Fast Five Quiz: Refresh Your Knowledge on Key Aspects of Sepsis

Richard H. Sinert, DO

Disclosures

June 07, 2018

Risk factors for severe sepsis and septic shock include the following:

  • Extremes of age (<10 years and >70 years)

  • Primary diseases (eg, liver cirrhosis, alcoholism, diabetes, cardiopulmonary diseases, solid malignancy, and hematologic malignancy)

  • Immunosuppression (eg, from neutropenia, immunosuppressive therapy [eg, in organ and bone marrow transplant recipients], corticosteroid therapy, injection or intravenous drug use, complement deficiencies, asplenia)

  • Major surgery, trauma, or burns

  • Invasive procedures (eg, placement of catheters, intravascular devices, prosthetic devices, hemodialysis and peritoneal dialysis catheters, or endotracheal tubes)

  • Previous antibiotic treatment

  • Prolonged hospitalization

  • Underlying genetic susceptibility

  • Other factors (eg, childbirth, abortion, and malnutrition)

In the more common form of MODS, the lungs are the predominant, and often the only, organ system affected until very late in the disease. Patients with this form of MODS most often present with a primary pulmonary disorder (eg, pneumonia, aspiration, lung contusion, near-drowning, chronic obstructive pulmonary disease exacerbation, hemorrhage, or pulmonary embolism). In the second, less common, form of MODS, the presentation is quite different. Patients affected by this form often have an inciting source of sepsis in organs other than the lung; the most common sources are intra-abdominal sepsis, extensive blood loss, pancreatitis, and vascular catastrophes.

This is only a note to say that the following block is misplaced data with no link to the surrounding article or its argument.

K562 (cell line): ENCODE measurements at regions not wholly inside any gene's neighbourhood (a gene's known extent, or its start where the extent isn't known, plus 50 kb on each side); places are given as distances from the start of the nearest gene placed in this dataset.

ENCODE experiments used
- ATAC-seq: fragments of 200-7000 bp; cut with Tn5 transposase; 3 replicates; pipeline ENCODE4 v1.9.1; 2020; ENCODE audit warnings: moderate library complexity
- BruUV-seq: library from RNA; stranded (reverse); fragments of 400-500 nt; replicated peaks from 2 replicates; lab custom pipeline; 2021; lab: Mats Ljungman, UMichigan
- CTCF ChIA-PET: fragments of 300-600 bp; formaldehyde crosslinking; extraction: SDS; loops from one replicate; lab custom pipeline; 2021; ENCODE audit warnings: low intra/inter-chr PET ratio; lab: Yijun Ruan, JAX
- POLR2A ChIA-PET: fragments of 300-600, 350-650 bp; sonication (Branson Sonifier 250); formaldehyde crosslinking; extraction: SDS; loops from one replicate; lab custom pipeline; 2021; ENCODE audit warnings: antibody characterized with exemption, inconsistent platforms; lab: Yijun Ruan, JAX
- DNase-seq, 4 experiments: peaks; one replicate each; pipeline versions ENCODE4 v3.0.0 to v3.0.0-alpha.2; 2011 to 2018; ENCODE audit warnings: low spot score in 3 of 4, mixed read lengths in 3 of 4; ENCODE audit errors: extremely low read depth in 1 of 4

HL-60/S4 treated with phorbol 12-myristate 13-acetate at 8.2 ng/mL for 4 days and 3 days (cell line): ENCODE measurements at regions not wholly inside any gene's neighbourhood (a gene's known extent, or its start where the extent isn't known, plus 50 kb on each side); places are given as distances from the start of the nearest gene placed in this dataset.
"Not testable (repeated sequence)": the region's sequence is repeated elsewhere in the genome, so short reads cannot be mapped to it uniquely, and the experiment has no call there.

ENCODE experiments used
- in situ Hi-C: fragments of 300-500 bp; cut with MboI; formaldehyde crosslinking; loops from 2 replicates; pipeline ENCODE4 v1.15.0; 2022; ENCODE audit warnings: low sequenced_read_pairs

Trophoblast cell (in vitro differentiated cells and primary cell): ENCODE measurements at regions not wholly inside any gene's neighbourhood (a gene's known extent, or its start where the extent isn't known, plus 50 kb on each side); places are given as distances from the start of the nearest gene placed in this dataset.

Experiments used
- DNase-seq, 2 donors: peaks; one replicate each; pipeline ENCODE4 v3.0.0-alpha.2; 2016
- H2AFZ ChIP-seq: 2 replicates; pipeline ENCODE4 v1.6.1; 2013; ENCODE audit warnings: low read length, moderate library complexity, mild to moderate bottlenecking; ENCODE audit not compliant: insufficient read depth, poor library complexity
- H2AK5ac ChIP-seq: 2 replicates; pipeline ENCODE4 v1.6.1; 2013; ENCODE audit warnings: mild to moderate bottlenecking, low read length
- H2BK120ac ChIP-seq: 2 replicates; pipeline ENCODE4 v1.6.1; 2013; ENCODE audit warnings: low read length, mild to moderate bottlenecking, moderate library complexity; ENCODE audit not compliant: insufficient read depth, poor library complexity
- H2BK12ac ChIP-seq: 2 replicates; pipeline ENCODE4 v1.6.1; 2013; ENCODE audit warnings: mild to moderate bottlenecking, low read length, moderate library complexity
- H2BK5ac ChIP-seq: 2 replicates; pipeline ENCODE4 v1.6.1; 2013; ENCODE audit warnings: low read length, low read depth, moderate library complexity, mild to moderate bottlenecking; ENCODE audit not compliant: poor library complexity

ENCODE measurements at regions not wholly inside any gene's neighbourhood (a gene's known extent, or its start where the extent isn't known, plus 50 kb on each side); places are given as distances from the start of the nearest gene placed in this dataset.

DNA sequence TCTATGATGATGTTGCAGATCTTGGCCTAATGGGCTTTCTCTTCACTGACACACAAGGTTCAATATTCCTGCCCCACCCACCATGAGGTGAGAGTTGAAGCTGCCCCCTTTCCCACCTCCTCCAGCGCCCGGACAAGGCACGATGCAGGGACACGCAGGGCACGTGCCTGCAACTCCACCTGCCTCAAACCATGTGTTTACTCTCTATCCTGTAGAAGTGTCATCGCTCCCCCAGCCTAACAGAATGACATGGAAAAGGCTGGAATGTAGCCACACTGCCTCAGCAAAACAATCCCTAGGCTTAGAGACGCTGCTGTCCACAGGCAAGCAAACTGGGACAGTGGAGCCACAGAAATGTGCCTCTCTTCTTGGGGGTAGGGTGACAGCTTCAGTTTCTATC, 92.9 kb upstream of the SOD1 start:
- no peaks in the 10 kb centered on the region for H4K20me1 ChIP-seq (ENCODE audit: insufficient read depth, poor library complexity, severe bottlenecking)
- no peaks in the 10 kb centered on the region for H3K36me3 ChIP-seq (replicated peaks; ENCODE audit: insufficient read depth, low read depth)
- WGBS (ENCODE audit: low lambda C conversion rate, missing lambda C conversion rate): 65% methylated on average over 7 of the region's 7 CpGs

In most patients with sepsis, a source of infection can be identified. The exceptions are patients who are immunocompromised with neutropenia, in whom an obvious source often is not found. Respiratory tract and abdominal infections are the most frequent causes of sepsis, followed by urinary tract and soft tissue infections.

For more on the etiology and epidemiology of sepsis, read here.

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